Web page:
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31 Cards in this Set

  • Front
  • Back
MCA gives rise to what vessel that has clinical importance?
Anterior chorodial artery
What clinical significance does the anterior choriodal artery have?
When a stroke occurs in this artery, a loss of Parkinsonism is seen contralaterally.
What two arteries border a cranial nerve? What cranial nerve is it?
1. Superior Cerebellar Artery and the Posterior Cerebral Artery.

2. CN III (Oculomotor)
What is the most common location of a stroke?
What is a common symptom of a MCA stroke?
Acute paralysis on one side (contralateral)
Why is the forehead not usually involved in a stroke?
The facial nucleus is bilaterally innverated.
Where does a blockage in the posterior circulation usually originate?
Vertebral arteries or subclavian arteries
What are 5 clinical presentations of posterior circulation strokes?
1. Homonomous hemianopsia
2. Dysphagia
3. Headache/vomiting
4. Split sensory defect
5. Death
Steal syndrome is caused by stenosis of what vessel? What would cause a greater degree of effect?
1. The left subclavian
2. Left vertebral dominance
What are four origins of a clot in the heart?
1. Vegetations
2. Patent foramen ovale
3. Fibrillation
4. Mural
What are the two varieties of echocardiograms and what does each see?
TTE - (non-invasive)ventricles
TEE - (invasive) - atria, valves, foramen ovale
Where do lenticulostriate arteries branch off?
The anterior 2/3 of the internal capsule controls what activity?
Motor activity
The posterior 1/3 of the internal capsule controls what activity?
Can subcortical strokes cause aphasia or loss of consciousness?
How are the arms and legs affected in sub-cortical strokes?
How are arms and legs affected in cortical strokes?
Arms are affected moreso than legs
What time or diagnosing technique can pick up acute ischemia?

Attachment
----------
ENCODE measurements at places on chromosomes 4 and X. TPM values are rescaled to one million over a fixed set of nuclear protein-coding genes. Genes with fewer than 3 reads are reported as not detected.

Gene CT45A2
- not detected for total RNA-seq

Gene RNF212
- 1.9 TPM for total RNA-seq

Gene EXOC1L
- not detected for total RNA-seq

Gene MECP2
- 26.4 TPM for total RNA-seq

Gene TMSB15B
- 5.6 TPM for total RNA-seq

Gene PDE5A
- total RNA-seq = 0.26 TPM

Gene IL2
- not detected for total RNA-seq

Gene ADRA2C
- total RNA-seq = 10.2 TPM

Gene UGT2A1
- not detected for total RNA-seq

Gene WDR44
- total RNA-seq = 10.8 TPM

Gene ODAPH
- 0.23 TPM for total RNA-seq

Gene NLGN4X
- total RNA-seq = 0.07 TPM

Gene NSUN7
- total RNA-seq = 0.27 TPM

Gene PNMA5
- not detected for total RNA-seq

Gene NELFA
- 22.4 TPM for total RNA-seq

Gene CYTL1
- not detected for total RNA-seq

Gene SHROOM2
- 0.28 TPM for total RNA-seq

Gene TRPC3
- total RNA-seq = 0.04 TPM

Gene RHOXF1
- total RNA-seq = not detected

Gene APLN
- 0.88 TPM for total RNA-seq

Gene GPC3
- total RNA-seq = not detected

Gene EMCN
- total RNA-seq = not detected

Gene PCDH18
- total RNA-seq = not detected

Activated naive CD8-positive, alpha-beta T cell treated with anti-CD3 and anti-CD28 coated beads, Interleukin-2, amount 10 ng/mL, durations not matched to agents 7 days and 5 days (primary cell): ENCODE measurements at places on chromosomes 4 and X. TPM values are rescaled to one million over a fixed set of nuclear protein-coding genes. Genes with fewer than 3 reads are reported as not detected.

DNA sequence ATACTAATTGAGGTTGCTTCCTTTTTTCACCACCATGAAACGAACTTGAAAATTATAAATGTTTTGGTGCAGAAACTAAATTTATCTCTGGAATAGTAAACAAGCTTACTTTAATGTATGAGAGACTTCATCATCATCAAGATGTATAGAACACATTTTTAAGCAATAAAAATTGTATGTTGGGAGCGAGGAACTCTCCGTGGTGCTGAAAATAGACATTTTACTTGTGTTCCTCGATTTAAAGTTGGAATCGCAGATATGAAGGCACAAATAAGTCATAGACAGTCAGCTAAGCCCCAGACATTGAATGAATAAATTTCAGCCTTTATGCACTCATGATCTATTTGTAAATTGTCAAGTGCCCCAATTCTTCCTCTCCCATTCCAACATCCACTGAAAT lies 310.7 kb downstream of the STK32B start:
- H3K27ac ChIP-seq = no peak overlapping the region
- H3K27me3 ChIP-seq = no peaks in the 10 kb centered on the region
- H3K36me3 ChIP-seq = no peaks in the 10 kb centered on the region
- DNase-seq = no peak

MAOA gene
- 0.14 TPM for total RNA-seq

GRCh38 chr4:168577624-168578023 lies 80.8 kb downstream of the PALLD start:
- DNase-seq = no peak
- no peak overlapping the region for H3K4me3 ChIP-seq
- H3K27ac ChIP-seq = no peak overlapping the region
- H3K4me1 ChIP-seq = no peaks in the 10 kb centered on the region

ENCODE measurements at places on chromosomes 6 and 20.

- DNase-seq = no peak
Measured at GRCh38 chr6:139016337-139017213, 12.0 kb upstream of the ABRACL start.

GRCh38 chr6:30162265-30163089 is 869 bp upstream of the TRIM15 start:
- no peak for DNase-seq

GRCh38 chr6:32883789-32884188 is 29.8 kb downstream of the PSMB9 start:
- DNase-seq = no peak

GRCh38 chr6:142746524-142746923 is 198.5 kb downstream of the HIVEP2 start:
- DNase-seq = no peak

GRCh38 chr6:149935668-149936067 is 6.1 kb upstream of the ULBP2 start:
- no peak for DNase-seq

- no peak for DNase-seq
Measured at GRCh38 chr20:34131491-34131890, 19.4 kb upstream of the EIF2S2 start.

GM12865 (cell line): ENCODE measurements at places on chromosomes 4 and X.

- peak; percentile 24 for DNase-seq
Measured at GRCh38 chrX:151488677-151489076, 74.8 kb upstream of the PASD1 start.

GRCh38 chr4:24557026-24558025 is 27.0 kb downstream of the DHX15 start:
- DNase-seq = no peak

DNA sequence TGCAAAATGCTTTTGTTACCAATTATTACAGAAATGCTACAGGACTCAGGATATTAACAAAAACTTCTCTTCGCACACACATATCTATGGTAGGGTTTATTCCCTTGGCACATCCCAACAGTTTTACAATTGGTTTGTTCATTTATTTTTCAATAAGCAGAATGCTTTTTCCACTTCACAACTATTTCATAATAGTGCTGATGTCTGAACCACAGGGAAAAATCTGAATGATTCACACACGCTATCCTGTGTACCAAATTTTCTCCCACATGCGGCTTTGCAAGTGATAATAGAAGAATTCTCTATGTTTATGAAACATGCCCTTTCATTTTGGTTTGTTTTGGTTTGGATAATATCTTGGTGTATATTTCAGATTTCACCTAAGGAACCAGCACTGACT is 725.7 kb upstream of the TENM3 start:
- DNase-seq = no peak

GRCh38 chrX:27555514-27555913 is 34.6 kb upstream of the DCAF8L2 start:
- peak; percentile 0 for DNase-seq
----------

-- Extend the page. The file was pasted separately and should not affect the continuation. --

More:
Diffusion - Perfusion Mismatch / Diffusion Weighted Imaging
Where do watershed infarcts occur and what are they a result of?
They occur at the overlap of two larger vessels such as the ACA and MCA. They are usually caused by a drop in blood pressure. They are bilateral infacrts.
What are two causes of intraparenchymal bleeds?
Hypertenstion or amyloid plaques
Rupture of what artery can cause an epidural hematoma?
Middle meningeal atery deep to the temporal bone
On a CT scan, how will subdural bleeding present? What observation can help in the diagnosis?
Isodense - same density of the brain

Shifted brain
Where do subarachnoid hematomas usually occur?
Circle of Willis
What is a symptom of a subarachnoid hematoma? Why?
Extreme headache due to compression of nerves
How is a subarachnoid hematoma diagnosed?
Lumbar puncture
What two sinuses are related to the falx cerebri?
Superior and Inferior Sagittal Sinuses
What connects the Superior and Inferior Sagittal Sinuses?
Rectus sinus
What vein is a branch of the rectus sinus and what does it drain?
The Great Vein of Galin and it drains the cerebellum and brainstem
What vessels are associated with the confulence (4)? What do they then turn into?
Transverse, Rectus, Superior Sagittal and occipital; the transverse sinus which drains into the sigmoidal sinus
What does the sigmoidal sinus drain into?
Venous blood from the Circle of Willis drains where?
Cavernous Sinus which is also drained by the Superior and Inferior Petrosal sinuses